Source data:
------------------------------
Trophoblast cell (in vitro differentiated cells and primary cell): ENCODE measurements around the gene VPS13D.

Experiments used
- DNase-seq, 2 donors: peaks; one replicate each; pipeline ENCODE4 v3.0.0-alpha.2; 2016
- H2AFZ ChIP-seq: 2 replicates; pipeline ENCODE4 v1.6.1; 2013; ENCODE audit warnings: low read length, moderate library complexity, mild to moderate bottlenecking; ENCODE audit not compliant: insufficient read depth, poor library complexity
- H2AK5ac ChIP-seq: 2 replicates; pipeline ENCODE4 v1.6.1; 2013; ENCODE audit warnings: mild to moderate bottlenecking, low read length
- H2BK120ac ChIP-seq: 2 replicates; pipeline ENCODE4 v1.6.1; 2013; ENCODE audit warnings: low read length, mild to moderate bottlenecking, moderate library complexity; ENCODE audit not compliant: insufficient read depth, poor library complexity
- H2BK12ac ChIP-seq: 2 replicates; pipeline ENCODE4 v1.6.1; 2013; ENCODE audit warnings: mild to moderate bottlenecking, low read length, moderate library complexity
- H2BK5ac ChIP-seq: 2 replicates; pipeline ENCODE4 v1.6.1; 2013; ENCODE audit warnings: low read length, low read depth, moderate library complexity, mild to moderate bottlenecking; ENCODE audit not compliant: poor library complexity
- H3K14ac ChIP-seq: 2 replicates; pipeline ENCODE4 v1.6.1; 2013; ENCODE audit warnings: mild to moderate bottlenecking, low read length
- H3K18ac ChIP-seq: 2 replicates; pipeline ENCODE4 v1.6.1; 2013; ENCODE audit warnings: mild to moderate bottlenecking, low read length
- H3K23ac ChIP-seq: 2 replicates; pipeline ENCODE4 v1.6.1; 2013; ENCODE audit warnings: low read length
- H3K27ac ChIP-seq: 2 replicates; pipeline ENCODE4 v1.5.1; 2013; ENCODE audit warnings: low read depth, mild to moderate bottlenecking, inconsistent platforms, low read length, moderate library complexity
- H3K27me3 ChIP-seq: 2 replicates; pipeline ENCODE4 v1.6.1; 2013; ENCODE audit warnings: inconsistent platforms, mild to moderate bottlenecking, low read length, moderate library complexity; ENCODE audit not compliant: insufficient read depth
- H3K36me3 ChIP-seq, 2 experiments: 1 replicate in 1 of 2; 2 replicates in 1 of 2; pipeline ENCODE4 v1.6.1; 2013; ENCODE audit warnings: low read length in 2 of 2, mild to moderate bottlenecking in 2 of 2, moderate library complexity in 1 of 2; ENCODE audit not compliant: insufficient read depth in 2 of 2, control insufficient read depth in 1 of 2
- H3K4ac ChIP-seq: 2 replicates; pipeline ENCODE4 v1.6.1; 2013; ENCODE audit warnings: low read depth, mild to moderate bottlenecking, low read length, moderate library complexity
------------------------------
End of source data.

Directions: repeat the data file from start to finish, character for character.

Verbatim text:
Trophoblast cell (in vitro differentiated cells and primary cell): ENCODE measurements around the gene VPS13D.

Experiments used
- DNase-seq, 2 donors: peaks; one replicate each; pipeline ENCODE4 v3.0.0-alpha.2; 2016
- H2AFZ ChIP-seq: 2 replicates; pipeline ENCODE4 v1.6.1; 2013; ENCODE audit warnings: low read length, moderate library complexity, mild to moderate bottlenecking; ENCODE audit not compliant: insufficient read depth, poor library complexity
- H2AK5ac ChIP-seq: 2 replicates; pipeline ENCODE4 v1.6.1; 2013; ENCODE audit warnings: mild to moderate bottlenecking, low read length
- H2BK120ac ChIP-seq: 2 replicates; pipeline ENCODE4 v1.6.1; 2013; ENCODE audit warnings: low read length, mild to moderate bottlenecking, moderate library complexity; ENCODE audit not compliant: insufficient read depth, poor library complexity
- H2BK12ac ChIP-seq: 2 replicates; pipeline ENCODE4 v1.6.1; 2013; ENCODE audit warnings: mild to moderate bottlenecking, low read length, moderate library complexity
- H2BK5ac ChIP-seq: 2 replicates; pipeline ENCODE4 v1.6.1; 2013; ENCODE audit warnings: low read length, low read depth, moderate library complexity, mild to moderate bottlenecking; ENCODE audit not compliant: poor library complexity
- H3K14ac ChIP-seq: 2 replicates; pipeline ENCODE4 v1.6.1; 2013; ENCODE audit warnings: mild to moderate bottlenecking, low read length
- H3K18ac ChIP-seq: 2 replicates; pipeline ENCODE4 v1.6.1; 2013; ENCODE audit warnings: mild to moderate bottlenecking, low read length
- H3K23ac ChIP-seq: 2 replicates; pipeline ENCODE4 v1.6.1; 2013; ENCODE audit warnings: low read length
- H3K27ac ChIP-seq: 2 replicates; pipeline ENCODE4 v1.5.1; 2013; ENCODE audit warnings: low read depth, mild to moderate bottlenecking, inconsistent platforms, low read length, moderate library complexity
- H3K27me3 ChIP-seq: 2 replicates; pipeline ENCODE4 v1.6.1; 2013; ENCODE audit warnings: inconsistent platforms, mild to moderate bottlenecking, low read length, moderate library complexity; ENCODE audit not compliant: insufficient read depth
- H3K36me3 ChIP-seq, 2 experiments: 1 replicate in 1 of 2; 2 replicates in 1 of 2; pipeline ENCODE4 v1.6.1; 2013; ENCODE audit warnings: low read length in 2 of 2, mild to moderate bottlenecking in 2 of 2, moderate library complexity in 1 of 2; ENCODE audit not compliant: insufficient read depth in 2 of 2, control insufficient read depth in 1 of 2
- H3K4ac ChIP-seq: 2 replicates; pipeline ENCODE4 v1.6.1; 2013; ENCODE audit warnings: low read depth, mild to moderate bottlenecking, low read length, moderate library complexity